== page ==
Statement during January 2015 Security Council Open Debate on the Protection of Civilians in Armed Conflict:

“An area of particular concern to Austria is explosive weapons. We commend the Secretariat’s efforts, including the Expert Seminars organised by OCHA over the last two years in London and Oslo, to raise awareness about the devastating humanitarian consequences of explosive weapons for civilians – including women – and to restrict their use in populated areas where they cause indiscriminate harm. Austria will itself host an expert meeting in Vienna this September.

We welcome the Secretary-General’s recommendation to avoid the use of explosive weapons in populated areas, as well as the Secretariat’s efforts to develop practical measure and guidance to reduce their humanitarian impact. In this regard we welcome the initiative by the Secretary-General to study national practices and we encourage countries to support him in this regard.”

Statement during the General Debate of the 69th Session of the UN General Assembly First Committee, 2014:

“The use of explosive weapons in populated areas is increasingly recognised as a key concern for the international community, witnessing high numbers of civilians casualties and devastating effects of these weapons to infrastructure, socio-economic development as well as forced displacement. The international community should step up its efforts and explore ways on how to provide adequate protection to civilians from the severe harm of these weapons. Austria in partnership with the International Network for Explosive Weapons will host a side event on this issue on 22 October.”

Statement during the Conventional Weapons Debate of the 69th Session of the UN General Assembly First Committee, 2014:

“The increased use of explosive weapons in populated areas has become a huge concern for the international community, witnessing high numbers of civilian casualties and devastating effects of these weapons to infrastructure, socio-economic development as well as forced displacement. The international community should step up its efforts and explore ways on how to more effectively implement the existing legal framework in order to provide adequate protection to civilians from the severe harm of these weapons. Austria in partnership with the International Network for Explosive Weapons will host a side event on this issue today at 1:15 hours in Room A and I invite you all to participate.”

Statement during February 2014 Security Council Open Debate on the Protection of Civilians in Armed Conflict:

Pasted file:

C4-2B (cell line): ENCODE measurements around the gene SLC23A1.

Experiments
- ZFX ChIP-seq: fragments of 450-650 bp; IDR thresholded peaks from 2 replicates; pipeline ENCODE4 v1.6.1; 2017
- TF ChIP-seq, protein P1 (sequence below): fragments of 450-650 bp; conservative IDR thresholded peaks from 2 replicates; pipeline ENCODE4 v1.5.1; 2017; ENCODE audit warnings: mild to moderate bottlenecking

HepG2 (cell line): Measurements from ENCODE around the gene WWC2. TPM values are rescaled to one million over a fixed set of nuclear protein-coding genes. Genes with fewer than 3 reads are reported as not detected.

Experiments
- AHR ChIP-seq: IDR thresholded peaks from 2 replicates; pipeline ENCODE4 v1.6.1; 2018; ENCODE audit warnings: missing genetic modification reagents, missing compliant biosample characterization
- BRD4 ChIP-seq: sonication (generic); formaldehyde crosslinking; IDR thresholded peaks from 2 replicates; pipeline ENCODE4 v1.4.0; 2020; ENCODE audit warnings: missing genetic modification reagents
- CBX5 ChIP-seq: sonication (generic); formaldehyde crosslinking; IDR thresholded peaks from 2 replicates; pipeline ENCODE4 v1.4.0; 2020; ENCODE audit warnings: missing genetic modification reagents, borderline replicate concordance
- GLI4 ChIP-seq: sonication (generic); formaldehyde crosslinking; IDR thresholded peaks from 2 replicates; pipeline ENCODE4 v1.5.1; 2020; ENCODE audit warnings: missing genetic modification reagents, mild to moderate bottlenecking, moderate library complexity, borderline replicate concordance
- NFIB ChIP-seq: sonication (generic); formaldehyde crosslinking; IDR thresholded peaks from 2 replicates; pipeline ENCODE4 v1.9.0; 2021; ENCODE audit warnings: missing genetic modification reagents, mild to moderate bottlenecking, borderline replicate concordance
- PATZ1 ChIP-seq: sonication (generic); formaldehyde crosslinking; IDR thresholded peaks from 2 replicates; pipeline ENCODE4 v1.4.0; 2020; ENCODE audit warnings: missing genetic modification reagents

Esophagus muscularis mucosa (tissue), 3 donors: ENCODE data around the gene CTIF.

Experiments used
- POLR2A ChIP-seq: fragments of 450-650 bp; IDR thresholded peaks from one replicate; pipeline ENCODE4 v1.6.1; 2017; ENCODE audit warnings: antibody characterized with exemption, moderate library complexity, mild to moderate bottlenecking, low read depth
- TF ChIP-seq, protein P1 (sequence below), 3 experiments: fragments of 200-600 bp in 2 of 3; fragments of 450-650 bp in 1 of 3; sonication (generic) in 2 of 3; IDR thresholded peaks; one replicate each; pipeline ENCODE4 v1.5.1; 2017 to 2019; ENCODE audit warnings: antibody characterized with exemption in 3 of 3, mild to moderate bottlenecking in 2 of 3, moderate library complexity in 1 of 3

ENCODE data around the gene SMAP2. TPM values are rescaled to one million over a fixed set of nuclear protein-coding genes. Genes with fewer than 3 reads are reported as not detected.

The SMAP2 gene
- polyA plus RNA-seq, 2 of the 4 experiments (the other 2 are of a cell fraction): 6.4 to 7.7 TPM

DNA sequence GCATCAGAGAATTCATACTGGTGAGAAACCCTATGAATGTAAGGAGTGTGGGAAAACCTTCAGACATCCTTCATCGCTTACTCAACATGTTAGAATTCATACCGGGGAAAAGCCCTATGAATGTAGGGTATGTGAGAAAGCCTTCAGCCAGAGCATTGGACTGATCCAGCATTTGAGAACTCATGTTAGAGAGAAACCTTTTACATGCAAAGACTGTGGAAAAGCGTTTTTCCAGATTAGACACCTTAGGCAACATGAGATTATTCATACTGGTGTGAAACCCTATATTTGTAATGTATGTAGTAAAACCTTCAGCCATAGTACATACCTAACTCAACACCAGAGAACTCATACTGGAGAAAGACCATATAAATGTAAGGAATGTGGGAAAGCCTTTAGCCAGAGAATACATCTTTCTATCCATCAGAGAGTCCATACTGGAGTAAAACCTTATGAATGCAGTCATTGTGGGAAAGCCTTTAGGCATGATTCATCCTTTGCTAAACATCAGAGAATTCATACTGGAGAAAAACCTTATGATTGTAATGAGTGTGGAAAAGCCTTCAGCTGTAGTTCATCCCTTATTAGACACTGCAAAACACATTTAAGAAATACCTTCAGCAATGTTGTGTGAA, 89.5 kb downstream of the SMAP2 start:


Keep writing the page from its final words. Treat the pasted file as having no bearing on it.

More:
“We commend the Secretariat’s efforts, including the Chatham House seminar organized by the Office for the Coordination of Humanitarian Affairs last year, to raise awareness about the devastating humanitarian consequences of explosive weapons for civilians and to restrict their use in populated areas, where they cause indiscriminate harm. Austria welcomes the Secretary-General’s recommendation to avoid the use of explosive weapons with wide-area effects in populated areas and the Secretariat’s efforts to develop practical measures and guidance to reduce their humanitarian impact. We stand ready to assist in those endeavours.”

Statement during the June 2012 Security Council Open Debate on the Protection of Civilians in Armed Conflict:

“Austria welcomes the Emergency Relief Coordinator’s appeals in this regard and supports the ICRC’s view and the Secretary General’s recommendation that explosive weapons with a wide area impact should be avoided in densely populated areas. Under International Humanitarian Law their use is not prohibited as such, but the heightened risk of indiscriminate harm and the appalling suffering they cause when used in densely populated areas should be reason enough for us to consider this issue in depth, including the possibility of developing stronger international standards. More systematic data collection, the refinement of national policies on the use of explosive weapons and conducting post-strike analysis are important in this respect.”

Statement during the May 2011 Security Council Open Debate on the Protection of Civilians in Armed Conflict: